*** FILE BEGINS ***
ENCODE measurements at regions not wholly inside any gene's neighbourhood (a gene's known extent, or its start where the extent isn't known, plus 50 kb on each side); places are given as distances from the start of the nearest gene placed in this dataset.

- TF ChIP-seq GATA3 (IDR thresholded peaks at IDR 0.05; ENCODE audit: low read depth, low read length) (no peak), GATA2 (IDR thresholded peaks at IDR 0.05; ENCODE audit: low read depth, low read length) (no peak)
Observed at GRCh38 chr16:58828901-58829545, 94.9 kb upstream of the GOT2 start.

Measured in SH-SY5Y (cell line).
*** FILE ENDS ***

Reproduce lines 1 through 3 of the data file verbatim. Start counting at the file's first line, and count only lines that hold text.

ENCODE measurements at regions not wholly inside any gene's neighbourhood (a gene's known extent, or its start where the extent isn't known, plus 50 kb on each side); places are given as distances from the start of the nearest gene placed in this dataset.

- TF ChIP-seq GATA3 (IDR thresholded peaks at IDR 0.05; ENCODE audit: low read depth, low read length) (no peak), GATA2 (IDR thresholded peaks at IDR 0.05; ENCODE audit: low read depth, low read length) (no peak)
Observed at GRCh38 chr16:58828901-58829545, 94.9 kb upstream of the GOT2 start.